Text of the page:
Provencal mas or mansion.
Provencal bastide near Cheval-Blanc.

Typical architecture for this southernmost region of France embraces traditional elements of stone washed walls with tall French doors, large gathering places on the main level and sleeping quarters on the second level. Arches instead of doors open the space between different rooms.

The yard with the garden caters to relaxation and function with  a cafe-style  gazebo lit by sun energy lamps, a large dining table and an iron wrought bed. White Mandeville plants and Hydrangea decorated the gazebo.

The large pool with a colorful cabin is near the house on a cleared terrain in the  white pine beach forest with rosemary shrubs.

Our international “ladies squad” found their bedrooms each equipped with a bathroom and a view into the morning sun bathed beach forest. Tiles are a must in the hot dry climate of Provence.

I shared room no.7 dipped in hues of purple and decorated with butterflies with granddaughter Ella. After a recent conflict, I find solace in the peaceful Provençal atmosphere of farm markets, wine caves, cafes, cobblestone streets, olive groves and deserted châteaux lit by magnificent sunsets.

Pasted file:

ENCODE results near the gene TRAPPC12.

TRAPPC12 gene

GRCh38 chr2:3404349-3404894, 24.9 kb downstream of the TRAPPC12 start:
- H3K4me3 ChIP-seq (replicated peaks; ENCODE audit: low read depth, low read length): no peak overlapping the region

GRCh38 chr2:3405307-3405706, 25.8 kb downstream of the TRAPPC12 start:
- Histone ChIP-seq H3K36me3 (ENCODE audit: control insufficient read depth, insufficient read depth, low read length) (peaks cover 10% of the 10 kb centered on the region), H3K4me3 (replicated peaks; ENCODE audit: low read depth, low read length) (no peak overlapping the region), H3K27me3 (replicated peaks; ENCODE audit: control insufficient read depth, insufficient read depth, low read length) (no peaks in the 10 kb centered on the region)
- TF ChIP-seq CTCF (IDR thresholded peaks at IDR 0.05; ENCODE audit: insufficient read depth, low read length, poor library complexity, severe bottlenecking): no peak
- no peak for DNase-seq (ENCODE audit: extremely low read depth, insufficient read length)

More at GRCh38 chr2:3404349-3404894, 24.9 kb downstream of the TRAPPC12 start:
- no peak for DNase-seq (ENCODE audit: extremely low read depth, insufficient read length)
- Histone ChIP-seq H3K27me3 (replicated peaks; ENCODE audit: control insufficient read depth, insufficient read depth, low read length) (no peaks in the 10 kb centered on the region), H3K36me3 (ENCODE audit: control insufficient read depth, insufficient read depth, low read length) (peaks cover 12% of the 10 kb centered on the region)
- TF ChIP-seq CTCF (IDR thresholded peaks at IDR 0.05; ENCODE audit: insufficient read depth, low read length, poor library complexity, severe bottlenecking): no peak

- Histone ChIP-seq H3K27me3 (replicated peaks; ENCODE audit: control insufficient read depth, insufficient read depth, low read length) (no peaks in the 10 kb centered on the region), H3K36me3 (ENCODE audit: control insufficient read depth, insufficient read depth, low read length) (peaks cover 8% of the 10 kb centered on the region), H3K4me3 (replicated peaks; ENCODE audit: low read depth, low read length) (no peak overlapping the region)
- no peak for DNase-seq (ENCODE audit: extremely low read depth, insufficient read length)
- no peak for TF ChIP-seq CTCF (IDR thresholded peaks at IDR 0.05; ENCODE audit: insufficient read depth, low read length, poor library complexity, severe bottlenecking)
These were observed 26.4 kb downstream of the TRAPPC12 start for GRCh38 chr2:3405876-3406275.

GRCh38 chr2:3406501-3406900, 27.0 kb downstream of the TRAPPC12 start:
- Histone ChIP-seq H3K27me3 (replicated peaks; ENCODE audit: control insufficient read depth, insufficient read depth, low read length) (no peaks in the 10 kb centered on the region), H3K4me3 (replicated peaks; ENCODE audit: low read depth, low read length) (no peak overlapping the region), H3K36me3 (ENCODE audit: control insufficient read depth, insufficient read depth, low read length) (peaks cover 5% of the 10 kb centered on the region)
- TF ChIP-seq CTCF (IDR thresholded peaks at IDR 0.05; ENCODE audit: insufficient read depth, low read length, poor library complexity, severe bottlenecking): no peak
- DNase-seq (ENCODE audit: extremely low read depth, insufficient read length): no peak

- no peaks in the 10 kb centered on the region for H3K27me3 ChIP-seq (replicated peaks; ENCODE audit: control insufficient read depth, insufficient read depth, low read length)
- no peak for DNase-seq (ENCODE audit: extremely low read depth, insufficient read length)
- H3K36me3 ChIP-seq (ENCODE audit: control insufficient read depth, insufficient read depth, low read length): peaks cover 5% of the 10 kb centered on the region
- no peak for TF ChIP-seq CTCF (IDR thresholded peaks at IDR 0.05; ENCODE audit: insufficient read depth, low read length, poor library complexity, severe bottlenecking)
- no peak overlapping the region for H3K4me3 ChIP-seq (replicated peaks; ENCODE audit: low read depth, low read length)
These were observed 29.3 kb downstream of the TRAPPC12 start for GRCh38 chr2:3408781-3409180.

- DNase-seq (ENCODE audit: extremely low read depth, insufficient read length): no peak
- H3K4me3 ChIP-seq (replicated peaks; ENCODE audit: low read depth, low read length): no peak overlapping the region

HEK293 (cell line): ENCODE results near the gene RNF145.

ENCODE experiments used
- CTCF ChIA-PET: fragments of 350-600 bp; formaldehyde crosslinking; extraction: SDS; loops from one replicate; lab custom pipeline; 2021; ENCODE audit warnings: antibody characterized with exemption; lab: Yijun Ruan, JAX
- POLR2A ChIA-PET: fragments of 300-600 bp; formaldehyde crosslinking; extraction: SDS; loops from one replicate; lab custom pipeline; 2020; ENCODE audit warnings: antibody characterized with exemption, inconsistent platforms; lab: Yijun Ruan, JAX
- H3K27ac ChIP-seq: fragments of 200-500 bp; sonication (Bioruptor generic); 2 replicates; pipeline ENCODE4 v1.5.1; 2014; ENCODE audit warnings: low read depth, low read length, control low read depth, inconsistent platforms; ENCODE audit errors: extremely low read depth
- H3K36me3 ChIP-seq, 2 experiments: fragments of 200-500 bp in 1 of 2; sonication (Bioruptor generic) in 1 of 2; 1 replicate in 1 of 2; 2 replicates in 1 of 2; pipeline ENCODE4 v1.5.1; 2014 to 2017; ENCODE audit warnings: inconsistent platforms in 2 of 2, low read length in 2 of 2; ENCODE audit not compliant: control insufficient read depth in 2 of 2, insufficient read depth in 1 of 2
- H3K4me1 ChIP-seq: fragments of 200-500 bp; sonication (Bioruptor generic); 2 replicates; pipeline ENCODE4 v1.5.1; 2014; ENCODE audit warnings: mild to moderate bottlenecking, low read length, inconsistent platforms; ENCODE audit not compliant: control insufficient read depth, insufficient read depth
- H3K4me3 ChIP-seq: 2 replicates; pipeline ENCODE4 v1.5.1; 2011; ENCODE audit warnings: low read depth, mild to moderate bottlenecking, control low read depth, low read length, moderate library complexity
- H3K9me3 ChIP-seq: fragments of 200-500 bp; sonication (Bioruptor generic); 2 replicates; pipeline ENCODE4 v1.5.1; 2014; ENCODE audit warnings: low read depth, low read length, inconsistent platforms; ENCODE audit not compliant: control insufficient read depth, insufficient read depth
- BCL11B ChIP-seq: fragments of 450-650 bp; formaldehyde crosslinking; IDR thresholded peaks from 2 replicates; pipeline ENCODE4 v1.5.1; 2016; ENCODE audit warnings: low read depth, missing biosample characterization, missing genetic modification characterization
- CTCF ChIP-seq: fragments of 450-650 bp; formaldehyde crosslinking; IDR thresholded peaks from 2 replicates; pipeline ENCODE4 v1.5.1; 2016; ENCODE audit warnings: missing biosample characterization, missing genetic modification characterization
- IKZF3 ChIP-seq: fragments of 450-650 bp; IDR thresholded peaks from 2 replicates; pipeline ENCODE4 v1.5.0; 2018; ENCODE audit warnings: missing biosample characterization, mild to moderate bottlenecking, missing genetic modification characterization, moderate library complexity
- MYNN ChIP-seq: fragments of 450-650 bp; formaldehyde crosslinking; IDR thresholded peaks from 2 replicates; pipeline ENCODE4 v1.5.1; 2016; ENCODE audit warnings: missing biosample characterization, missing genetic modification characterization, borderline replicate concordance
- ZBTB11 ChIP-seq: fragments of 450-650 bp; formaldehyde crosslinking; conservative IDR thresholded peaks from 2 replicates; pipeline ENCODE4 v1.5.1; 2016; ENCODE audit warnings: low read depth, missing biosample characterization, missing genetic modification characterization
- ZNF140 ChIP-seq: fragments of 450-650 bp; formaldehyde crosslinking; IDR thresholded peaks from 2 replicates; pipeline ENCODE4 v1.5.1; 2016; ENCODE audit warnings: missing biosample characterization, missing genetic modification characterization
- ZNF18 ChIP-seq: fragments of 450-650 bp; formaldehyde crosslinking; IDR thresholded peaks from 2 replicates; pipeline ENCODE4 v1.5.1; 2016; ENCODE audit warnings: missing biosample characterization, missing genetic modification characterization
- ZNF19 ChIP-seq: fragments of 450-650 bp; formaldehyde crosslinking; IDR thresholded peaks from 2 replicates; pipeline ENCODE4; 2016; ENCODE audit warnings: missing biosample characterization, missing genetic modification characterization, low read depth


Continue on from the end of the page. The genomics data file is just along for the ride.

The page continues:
Interior of a French Provencal bastid.
Inside the bastid. A large living and dining room with French doors into the garden.

The first night we picked ripe grapes in the front yard. Vendange or wine harvest has already started in this part of France. There was also a lime tree and plentiful rosemary shrubs that grew both at the base of the beach forest and in it. To my surprise, on my “balades” through the forest, I also found shrubs of holly.

One morning In the middle of my walk, I stopped dead when I heard a rattling sound.

“A rattlesnake,” I thought and hurried back to the bastide.

Two days later by the pool, Claude pointed out the rattling sound.

“C’est une tone de Cigale de olive,” she said. “That’s the sound of the cigales.”

I laughed at my paranoia originating in my early childhood years while living in Texas.

Mornings, before the heat of the day breaks, are fresh. You wake up to the roosters’ crowing and to the sound of the Cigale in the olive groves and in the rosemary bushes.